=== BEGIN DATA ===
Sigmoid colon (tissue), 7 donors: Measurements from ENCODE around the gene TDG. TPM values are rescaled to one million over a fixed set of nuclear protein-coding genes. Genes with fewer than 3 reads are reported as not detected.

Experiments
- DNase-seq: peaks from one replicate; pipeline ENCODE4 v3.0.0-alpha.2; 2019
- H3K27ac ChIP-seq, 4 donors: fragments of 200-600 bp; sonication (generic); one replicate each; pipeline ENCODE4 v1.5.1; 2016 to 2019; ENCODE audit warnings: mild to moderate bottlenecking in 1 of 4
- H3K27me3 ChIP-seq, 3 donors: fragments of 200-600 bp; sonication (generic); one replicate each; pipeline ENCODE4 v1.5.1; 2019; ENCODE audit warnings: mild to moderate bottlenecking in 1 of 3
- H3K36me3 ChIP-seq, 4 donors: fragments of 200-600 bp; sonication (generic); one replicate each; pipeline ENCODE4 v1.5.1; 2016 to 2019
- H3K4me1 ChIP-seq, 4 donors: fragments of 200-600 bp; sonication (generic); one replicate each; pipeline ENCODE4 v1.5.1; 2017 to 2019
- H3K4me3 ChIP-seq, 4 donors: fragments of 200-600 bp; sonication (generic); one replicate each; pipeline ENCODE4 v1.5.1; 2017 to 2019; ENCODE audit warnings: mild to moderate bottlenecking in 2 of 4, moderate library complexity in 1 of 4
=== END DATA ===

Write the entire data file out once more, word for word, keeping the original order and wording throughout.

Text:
Sigmoid colon (tissue), 7 donors: Measurements from ENCODE around the gene TDG. TPM values are rescaled to one million over a fixed set of nuclear protein-coding genes. Genes with fewer than 3 reads are reported as not detected.

Experiments
- DNase-seq: peaks from one replicate; pipeline ENCODE4 v3.0.0-alpha.2; 2019
- H3K27ac ChIP-seq, 4 donors: fragments of 200-600 bp; sonication (generic); one replicate each; pipeline ENCODE4 v1.5.1; 2016 to 2019; ENCODE audit warnings: mild to moderate bottlenecking in 1 of 4
- H3K27me3 ChIP-seq, 3 donors: fragments of 200-600 bp; sonication (generic); one replicate each; pipeline ENCODE4 v1.5.1; 2019; ENCODE audit warnings: mild to moderate bottlenecking in 1 of 3
- H3K36me3 ChIP-seq, 4 donors: fragments of 200-600 bp; sonication (generic); one replicate each; pipeline ENCODE4 v1.5.1; 2016 to 2019
- H3K4me1 ChIP-seq, 4 donors: fragments of 200-600 bp; sonication (generic); one replicate each; pipeline ENCODE4 v1.5.1; 2017 to 2019
- H3K4me3 ChIP-seq, 4 donors: fragments of 200-600 bp; sonication (generic); one replicate each; pipeline ENCODE4 v1.5.1; 2017 to 2019; ENCODE audit warnings: mild to moderate bottlenecking in 2 of 4, moderate library complexity in 1 of 4